By Dana Cumberworth, PA, OrthoCarolina Hand Center
Typing, scrolling, clicking and gripping – our hands make all these tasks possible but they tend to go unnoticed.
OrthoCarolina Physician Assistant Dana Cumberworth specializes in hand orthopedics and works with patients who have overuse pain and injuries. She says that while our hands take on a lot of repetitious tasks we often take them for granted until a problem presents itself.
“Our hands are so overused and when they start to limit us from doing something it’s really detrimental,” Dana said. “If you have an ache or pain that starts to develop it’s important to pay attention to that and not ignore it.”
We think about stretching our backs, massaging our necks and taking care of the part of our bodies that work hardest, but hands can be overlooked. Furthermore, there aren’t many proactive ways to prevent hand injury due to overuse since many of the tasks our hands take on are necessary for our daily lives and occupations. What we can do is give them a little care.
Here are three things Dana recommends doing to keep your hands healthy:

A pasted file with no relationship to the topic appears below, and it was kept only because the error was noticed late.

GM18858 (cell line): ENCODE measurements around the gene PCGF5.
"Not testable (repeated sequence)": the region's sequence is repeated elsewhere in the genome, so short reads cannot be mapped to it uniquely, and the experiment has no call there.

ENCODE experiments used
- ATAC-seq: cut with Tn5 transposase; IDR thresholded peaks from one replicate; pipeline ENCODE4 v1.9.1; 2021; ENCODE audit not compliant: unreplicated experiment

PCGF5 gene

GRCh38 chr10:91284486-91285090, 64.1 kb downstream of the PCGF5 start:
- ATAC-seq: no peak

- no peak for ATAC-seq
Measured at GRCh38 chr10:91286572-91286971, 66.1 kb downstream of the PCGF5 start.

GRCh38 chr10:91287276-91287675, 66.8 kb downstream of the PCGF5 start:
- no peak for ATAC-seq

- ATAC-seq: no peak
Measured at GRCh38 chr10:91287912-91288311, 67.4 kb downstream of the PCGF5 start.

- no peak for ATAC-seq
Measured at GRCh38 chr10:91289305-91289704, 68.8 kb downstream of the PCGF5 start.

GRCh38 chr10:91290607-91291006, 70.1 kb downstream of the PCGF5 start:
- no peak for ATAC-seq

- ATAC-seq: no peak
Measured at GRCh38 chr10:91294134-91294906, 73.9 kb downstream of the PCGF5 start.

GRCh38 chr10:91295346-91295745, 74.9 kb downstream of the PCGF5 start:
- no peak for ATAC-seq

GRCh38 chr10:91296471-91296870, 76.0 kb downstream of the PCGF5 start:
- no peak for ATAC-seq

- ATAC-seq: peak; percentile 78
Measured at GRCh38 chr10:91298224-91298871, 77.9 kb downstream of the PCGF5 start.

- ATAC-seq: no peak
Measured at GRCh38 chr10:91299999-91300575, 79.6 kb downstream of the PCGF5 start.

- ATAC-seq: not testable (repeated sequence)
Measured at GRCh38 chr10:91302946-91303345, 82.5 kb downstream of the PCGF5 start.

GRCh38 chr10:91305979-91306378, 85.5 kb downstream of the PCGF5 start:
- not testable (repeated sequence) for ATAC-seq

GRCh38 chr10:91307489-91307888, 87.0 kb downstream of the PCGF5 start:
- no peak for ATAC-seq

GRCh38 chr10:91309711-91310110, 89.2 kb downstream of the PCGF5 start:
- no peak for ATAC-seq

We often stand up from a seated position and arch our backs or come home after a long day at work and stretch our shoulders. Our hands can also benefit from this treatment. Activities like yoga will naturally include movements that stretch the muscles and tendons in our hands, but proactive focused stretching works wonders.
Remember that the tendons moving our fingers extend all the way to our elbows. Concentrate on stretching each finger, your wrist and your forearm.
Seeing a massage therapist? Asking for some focus on your hands and forearms is a great practice. After long days in the clinic and in surgery, Dana employs this practice herself.
2. APPLY HEAT
Applying heat to our hands, wrists and forearms is soothing, but also assures good blood flow. This can be especially relieving in the winter when joints get stiff and achy. A heating pad can do the trick but so can a nice hot bath or shower.
3. ERGONOMIC EVALUATION
Overuse pain and injuries of the hand can be especially tricky since their daily tasks are often things that can’t be reduced or eliminated from our routines.
“There’s nothing magic that can make these things feel better,” Dana says. “Let’s get to the source of the way you’re doing things and make changes there.”
An ergonomic evaluation of your work station is simple but can pay off quickly. Dana often writes prescriptions for and recommends that patients have a professional conduct an evaluation and says many companies provide these resources to employees who need them.
“Talk with your company, ask your manager,” Dana said. “It’s just as advantageous to employers to have team members who are efficient and aren’t taking days off work due to pain.”
How does Dana tackle hand issues in the operating room? Join us for a live surgery with Dana and Dr. Christopher Chadderdon February 6. RSVP and learn more about the trigger finger surgery they’ll be performing.